Two options for adjusting to falling enrollment remain on HCCSC table

Two options for adjusting to declining enrollment remain on the table following the Huntington County Community School Corporation Board of Trustees’ work session on Monday, May 15.

School board members want more detailed information on the particulars of those two options, which are:

• Closing Lancaster, Northwest and Roanoke elementary schools; building a new school in the northeast area of Huntington County; and re-opening the Horace Mann Education Center as a school.

• Closing Lancaster and Northwest elementary schools and re-opening Horace Mann Education Center as a school.

“There is nothing set in stone,” Superintendent Randy Harris said.

A demographic study has shown that the number of school-aged children in Huntington County is declining, resulting in a decrease of about 700 students from 2011-12 to 2016-17 — and that decline is expected to continue.

Board members asked for detailed information on bus transportation, class sizes and staff changes.

Under either option, Salamonie Elementary School would gain students to fill some of that school’s 16 empty classrooms as its boundaries are extended to include roughly the south half of Huntington County.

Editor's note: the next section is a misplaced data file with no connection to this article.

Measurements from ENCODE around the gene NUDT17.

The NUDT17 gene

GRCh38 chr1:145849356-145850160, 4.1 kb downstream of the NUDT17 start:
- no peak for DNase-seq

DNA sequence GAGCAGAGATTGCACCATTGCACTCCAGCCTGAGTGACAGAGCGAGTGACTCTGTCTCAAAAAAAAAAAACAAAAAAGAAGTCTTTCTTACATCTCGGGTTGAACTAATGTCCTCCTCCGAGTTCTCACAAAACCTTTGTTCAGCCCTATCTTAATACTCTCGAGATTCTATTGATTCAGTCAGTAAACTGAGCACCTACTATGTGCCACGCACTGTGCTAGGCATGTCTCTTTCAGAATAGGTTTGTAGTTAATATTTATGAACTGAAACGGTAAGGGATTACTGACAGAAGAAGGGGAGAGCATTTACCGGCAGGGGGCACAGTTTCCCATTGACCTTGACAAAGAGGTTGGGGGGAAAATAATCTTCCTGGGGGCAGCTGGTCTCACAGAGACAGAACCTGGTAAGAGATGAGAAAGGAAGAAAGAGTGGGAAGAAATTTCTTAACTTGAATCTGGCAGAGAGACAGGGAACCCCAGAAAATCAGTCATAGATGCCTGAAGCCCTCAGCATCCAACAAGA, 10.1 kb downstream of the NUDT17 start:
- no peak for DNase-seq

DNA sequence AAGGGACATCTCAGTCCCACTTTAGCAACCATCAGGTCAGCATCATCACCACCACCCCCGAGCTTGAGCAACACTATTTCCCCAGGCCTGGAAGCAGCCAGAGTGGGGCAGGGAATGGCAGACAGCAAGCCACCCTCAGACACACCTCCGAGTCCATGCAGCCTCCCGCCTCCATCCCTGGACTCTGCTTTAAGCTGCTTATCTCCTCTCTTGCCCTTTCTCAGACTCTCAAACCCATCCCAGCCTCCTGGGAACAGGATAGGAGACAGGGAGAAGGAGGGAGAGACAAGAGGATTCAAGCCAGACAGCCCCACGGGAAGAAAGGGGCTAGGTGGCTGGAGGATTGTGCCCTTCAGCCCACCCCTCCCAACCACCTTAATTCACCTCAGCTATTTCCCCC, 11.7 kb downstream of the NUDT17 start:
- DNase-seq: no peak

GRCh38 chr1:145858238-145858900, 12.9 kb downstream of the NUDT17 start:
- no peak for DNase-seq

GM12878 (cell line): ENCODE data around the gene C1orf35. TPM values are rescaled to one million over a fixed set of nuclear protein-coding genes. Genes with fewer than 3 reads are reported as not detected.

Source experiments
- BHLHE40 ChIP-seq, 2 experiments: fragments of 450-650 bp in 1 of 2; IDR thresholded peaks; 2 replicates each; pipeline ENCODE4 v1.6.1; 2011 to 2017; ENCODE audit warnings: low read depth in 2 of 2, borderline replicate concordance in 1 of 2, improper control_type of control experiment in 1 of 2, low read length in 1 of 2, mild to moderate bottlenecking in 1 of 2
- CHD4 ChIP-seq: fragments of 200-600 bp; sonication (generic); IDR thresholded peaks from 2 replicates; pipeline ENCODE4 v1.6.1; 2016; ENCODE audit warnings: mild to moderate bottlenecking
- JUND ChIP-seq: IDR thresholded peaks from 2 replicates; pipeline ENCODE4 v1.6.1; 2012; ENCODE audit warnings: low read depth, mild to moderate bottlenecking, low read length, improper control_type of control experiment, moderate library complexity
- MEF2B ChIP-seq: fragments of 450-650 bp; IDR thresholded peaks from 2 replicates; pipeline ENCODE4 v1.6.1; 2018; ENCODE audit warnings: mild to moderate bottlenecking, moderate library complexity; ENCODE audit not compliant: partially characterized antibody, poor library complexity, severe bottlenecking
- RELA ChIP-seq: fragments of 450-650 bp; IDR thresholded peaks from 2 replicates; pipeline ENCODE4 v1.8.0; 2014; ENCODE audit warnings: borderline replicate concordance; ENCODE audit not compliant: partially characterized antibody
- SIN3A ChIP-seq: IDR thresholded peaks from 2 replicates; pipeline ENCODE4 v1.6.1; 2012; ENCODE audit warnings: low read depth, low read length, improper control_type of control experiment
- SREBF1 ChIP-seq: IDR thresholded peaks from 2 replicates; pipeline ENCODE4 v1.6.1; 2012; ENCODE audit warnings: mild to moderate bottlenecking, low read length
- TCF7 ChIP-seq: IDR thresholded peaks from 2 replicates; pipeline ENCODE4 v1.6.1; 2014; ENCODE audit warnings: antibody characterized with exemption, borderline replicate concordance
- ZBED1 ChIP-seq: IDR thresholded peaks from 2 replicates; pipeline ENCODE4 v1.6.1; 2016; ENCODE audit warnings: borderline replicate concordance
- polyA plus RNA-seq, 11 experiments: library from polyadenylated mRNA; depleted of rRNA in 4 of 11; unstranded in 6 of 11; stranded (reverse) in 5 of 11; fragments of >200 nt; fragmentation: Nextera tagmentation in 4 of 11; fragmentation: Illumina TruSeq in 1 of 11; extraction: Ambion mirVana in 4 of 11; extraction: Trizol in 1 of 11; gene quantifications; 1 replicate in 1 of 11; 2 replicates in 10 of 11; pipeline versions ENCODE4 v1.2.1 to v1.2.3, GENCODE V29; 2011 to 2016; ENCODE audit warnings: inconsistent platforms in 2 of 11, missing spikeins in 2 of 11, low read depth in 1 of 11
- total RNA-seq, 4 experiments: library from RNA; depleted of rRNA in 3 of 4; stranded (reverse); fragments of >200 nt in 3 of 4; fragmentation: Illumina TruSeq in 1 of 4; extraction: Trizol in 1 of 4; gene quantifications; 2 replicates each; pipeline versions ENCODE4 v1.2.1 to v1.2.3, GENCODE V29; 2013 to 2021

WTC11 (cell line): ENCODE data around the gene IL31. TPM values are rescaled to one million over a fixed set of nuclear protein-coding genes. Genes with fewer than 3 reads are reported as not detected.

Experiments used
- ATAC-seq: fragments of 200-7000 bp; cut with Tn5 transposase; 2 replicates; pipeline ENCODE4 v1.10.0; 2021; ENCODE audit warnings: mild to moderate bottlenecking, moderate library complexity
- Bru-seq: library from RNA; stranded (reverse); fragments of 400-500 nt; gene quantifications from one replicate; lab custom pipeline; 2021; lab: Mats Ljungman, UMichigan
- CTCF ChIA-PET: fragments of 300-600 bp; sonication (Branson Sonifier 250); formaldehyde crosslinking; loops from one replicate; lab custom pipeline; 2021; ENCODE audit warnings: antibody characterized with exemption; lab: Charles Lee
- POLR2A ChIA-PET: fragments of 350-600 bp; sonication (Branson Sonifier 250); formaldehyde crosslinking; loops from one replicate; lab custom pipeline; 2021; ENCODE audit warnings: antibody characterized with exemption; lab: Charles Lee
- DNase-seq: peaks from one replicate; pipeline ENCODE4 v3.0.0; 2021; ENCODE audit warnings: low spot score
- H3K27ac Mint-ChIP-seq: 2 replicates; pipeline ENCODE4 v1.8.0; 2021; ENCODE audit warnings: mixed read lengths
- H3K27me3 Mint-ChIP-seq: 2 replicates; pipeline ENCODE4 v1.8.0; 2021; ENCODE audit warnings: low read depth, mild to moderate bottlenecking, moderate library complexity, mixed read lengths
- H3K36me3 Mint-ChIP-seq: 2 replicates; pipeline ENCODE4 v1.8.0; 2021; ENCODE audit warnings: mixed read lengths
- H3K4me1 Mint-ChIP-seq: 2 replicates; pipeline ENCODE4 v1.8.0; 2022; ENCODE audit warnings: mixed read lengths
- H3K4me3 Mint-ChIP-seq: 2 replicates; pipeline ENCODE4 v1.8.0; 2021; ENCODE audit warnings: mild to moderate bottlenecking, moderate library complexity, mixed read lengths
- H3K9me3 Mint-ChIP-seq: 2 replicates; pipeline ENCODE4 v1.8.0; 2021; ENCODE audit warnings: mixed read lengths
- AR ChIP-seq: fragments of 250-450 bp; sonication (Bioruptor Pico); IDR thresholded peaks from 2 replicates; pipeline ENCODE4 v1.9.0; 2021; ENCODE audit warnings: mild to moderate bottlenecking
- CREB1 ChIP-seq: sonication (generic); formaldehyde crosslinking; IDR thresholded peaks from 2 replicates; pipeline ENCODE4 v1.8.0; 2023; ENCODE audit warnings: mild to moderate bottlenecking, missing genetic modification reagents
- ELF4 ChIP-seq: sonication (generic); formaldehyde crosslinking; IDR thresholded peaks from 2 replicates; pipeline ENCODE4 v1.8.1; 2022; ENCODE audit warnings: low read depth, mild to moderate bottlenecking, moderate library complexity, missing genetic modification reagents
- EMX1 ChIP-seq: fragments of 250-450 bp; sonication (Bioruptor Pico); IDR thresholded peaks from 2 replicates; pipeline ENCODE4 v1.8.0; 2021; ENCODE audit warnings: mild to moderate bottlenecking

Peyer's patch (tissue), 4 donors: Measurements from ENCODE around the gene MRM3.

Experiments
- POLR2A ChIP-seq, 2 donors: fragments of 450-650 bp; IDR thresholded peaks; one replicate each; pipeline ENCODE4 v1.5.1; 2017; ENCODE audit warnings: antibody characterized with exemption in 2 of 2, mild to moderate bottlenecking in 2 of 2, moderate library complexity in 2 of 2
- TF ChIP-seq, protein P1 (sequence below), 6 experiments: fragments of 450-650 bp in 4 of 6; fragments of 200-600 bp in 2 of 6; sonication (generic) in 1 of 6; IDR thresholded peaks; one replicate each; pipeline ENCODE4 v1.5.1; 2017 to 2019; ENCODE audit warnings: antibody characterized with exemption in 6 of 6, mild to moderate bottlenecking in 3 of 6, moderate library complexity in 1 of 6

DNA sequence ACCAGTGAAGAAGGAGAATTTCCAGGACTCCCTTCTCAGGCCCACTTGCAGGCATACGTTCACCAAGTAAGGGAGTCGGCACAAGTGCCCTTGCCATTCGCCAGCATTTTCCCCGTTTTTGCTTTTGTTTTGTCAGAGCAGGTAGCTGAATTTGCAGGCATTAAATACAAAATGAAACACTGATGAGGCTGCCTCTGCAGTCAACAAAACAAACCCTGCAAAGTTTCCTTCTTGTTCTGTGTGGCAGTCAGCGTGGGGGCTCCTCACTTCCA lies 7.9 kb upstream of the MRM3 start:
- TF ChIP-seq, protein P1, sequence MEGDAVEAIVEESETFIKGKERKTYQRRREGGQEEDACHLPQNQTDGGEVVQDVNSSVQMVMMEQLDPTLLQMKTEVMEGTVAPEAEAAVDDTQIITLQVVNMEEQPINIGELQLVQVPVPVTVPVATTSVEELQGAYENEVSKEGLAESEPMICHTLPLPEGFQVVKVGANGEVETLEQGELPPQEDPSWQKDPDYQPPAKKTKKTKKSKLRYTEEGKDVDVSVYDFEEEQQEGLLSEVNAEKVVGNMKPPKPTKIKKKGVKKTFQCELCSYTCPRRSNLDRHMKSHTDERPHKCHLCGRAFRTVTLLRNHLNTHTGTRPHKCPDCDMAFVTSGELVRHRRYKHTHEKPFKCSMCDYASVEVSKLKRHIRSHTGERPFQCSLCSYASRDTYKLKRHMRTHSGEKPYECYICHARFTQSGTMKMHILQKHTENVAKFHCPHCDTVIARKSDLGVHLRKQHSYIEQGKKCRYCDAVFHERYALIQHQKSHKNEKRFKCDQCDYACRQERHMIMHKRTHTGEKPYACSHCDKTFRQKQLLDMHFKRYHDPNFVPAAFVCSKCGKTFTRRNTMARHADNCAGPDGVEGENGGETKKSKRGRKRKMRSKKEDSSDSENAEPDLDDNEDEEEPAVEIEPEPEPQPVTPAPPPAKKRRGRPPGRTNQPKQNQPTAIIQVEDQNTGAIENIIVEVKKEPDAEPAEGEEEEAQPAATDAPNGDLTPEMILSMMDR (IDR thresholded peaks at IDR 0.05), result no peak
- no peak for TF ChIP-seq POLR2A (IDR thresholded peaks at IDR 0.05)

Roanoke Elementary, on the other hand, is filled to capacity — but it’s also the oldest building in the corporation and the most likely to eventually need expensive renovations. If the board chooses to close that building, it would be replaced by a new school.

Harris noted that the corporation will pay off some debt at the end of this year and additional debt in 2025. If the current tax rate is maintained, he said, money would be available for both major renovations at Huntington North High School and the construction of a new elementary school. The question, he said, is in what order those two projects would be done.

The Horace Mann Education Center currently houses the corporation’s administrative offices. It would cost about $10,000 to remove walls added to separate those offices,  said Jon Bennett, assistant superintendent for business and classified staff. Desks, chairs, computer labs and other furnishings from closed buildings would be moved to Horace Mann so that it could be used again as a school.

Harris said that if the board decided to reopen Horace Mann as a school, a search would begin for a new location for the administrative offices.

Bennett said the corporation would save about $360,000 per year in utility and personnel costs for each school closed. Redistricting could lead to the elimination of three to five positions, Bennett said, and other teachers from closed schools would be offered an opportunity to transfer to a different school.

Board President Matt Roth said the board should hold a forum to allow input from community members, although he noted the apparent lack of interest in Monday night’s proceedings — with only nine people logged on to watch a livestream of the session and four people, all students and teachers, in the audience.

The school board’s next regular meeting is on May 22, and the next work session is on June 5. Both are open to the public.